Education Activists Seek to Rescind Hire of Ala. Superintendent

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About three dozen people organized by education advocate Larry Lee have signed on to be plaintiffs in looming legal action intended to rescind the hiring of Alabama Superintendent Michael Sentance. The group alleges Sentance is unqualified according to state law and that his hiring after he formally withdrew as a candidate violates case law. Attempts to reach Sentence were unsuccessful as of this writing.

Attorney Susan Copeland of Fuller & Copeland says she’ll file the complaint against the state school board and the superintendent in Montgomery Circuit Court within three weeks.

The complaint – and other possible future legal actions – will be funded by the Alabama Public School Defense Fund, which Lee says is “just a name, a bank account, and a post office, for now.” The APSDF will get its money at least in part via crowdfunding through a GoFundMe page.

Alabama State Schools Superintendent Michael Sentance
Alabama State Schools Superintendent Michael Sentance

Lee describes the effort as “drawing a line in the sand … The educators’ voices are totally ignored. Michael Sentance was the straw that broke the camel’s back.”

Sentance, an education consultant from Massachusetts, was hired in August by the state school board over candidates that had more experience in classrooms and running school systems. Sentance has none and has a law degree, not an education degree, but has been a high-level education advisor to leaders around the country.

Rank and file educators favored other candidates, including Jefferson County Schools Superintendent Craig Pouncey, who had his ethics questioned just before the vote that resulted in Sentance’s hiring. Some state board members and other education leaders think the timing and the anonymity of the ethics complaint merits an investigation.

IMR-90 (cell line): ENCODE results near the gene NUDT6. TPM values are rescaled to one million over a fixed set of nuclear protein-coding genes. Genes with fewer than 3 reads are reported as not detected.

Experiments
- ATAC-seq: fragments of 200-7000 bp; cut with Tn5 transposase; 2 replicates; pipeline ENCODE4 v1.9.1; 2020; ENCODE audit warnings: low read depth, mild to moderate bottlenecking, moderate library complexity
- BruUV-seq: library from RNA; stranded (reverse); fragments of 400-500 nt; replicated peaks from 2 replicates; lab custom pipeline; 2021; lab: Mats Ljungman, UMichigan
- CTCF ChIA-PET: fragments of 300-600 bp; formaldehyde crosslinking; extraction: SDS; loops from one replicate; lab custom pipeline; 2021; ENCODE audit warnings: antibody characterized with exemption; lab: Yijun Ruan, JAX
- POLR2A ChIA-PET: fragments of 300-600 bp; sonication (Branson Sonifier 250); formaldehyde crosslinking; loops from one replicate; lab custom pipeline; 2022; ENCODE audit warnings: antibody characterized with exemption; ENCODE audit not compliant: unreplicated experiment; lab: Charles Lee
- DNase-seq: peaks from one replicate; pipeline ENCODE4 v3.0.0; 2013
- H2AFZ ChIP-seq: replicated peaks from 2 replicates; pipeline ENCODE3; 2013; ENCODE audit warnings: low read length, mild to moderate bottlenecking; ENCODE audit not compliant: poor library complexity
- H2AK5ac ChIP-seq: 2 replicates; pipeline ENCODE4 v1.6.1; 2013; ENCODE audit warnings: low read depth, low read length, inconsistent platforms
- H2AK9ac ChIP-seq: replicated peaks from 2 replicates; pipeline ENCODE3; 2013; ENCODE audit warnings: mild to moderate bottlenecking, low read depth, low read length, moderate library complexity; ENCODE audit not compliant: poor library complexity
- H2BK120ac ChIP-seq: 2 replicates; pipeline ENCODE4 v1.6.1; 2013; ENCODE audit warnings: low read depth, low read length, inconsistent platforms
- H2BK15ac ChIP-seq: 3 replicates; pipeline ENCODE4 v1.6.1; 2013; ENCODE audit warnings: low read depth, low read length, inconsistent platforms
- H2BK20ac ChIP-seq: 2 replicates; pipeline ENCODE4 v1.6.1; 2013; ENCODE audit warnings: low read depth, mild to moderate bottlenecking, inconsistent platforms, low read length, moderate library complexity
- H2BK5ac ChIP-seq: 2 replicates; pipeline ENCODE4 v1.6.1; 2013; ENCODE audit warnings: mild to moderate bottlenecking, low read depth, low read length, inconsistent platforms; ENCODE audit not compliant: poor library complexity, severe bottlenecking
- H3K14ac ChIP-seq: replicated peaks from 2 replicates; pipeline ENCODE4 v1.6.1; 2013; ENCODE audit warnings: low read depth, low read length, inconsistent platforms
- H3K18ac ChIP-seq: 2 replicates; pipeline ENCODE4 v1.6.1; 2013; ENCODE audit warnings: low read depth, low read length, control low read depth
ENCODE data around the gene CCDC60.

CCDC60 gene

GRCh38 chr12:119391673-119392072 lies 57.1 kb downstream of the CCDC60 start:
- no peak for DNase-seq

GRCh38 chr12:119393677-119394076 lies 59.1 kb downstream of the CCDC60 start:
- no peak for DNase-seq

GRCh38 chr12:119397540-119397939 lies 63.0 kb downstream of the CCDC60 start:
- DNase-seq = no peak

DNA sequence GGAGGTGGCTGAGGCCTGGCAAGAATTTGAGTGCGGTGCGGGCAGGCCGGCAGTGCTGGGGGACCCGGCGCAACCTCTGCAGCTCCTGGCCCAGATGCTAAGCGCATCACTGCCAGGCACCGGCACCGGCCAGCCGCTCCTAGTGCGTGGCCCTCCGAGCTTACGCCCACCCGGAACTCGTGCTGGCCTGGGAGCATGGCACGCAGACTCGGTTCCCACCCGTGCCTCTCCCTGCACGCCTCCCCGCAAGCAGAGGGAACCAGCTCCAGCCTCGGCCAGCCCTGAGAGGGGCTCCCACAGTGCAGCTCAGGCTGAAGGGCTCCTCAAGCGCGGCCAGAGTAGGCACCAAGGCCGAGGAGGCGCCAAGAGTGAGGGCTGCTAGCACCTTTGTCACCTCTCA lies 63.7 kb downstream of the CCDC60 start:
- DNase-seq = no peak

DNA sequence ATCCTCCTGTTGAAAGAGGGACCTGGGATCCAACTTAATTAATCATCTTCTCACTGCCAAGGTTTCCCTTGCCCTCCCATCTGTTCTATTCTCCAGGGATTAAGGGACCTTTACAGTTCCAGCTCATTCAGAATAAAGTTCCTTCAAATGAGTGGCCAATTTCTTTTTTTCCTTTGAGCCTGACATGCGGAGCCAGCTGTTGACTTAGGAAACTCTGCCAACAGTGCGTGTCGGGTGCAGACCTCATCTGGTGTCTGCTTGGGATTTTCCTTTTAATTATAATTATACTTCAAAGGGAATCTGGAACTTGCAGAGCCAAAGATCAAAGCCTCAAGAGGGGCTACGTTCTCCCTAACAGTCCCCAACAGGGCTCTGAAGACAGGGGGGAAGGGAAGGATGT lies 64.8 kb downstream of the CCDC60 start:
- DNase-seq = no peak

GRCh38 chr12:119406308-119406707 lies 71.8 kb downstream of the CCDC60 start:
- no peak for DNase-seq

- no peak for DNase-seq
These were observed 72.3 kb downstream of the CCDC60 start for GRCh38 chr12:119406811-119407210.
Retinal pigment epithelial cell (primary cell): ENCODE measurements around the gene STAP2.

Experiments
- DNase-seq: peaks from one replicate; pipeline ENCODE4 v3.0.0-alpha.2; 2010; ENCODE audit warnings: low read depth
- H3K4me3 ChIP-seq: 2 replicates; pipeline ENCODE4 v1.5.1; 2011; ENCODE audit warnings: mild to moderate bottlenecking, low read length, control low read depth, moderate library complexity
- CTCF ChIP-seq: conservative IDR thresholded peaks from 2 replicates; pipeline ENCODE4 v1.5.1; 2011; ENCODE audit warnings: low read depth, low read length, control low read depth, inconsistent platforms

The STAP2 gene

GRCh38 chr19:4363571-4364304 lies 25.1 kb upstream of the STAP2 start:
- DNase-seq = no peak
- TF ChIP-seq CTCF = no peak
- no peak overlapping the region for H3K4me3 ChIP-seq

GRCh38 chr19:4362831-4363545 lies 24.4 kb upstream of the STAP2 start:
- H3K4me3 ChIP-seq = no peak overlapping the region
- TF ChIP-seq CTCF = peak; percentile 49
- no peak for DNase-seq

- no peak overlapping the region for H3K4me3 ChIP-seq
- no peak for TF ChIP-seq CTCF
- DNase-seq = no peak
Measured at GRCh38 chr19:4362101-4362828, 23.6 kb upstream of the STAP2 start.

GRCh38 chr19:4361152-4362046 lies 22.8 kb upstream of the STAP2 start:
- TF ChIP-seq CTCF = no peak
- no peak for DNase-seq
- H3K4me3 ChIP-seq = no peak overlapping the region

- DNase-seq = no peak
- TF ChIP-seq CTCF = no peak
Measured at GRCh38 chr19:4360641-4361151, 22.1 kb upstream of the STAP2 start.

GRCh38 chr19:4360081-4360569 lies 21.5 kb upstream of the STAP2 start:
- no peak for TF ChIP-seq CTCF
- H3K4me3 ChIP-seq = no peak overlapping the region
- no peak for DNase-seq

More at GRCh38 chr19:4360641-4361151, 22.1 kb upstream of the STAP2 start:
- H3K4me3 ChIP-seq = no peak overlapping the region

“Some real questions surround [the board’s] decision to hire Sentance,” says attorney Copeland. “An anonymous ethics complaint? Right before the selection? It just doesn’t pass the smell test.”

Copeland adds that legally, once a candidate withdraws and the deadline passes, it’s as if the candidate never applied. Sentence had applied and then withdrew on June 27 due to “a series of personal issues,” but then rescinded his withdrawal the next day. The deadline was June 7.

The list of potential plaintiffs includes mainly retired educators, a retired journalist, a Marine, and former U.S. Congressman Parker Griffith.

“We didn’t ask current educators, current employees, for obvious reasons,” says Lee.

He sees APSDF as a counterweight to lobbyists and politicians who “don’t put the state’s 743,000 public school students first.” He blames the controversial Alabama Accountability Act (which diverts tax revenue to private schools), the upcoming A-through-F school-grading system (which will grade on a mandated mathematical curve), and perpetual underfunding of the state’s public schools on that imbalance of power.

On a related note, state senator Gerald Dial (R-Chambers County) has prefiled Senate Bill 6, which, if passed next spring and signed into law, would effectively raise the standards for state superintendent up to the level of what’s required to be a county superintendent in Alabama. Some of those requirements for county schools chiefs that aren’t requirement for the state schools chief include an Alabama certificate in administration and supervision, at least five years of public school work experience, and proof that he or she is knowledgeable in school administration.

On Wednesday, October 12, the state board of education will hold a special called meeting to discuss how the state superintendent will be evaluated.

This story will be updated.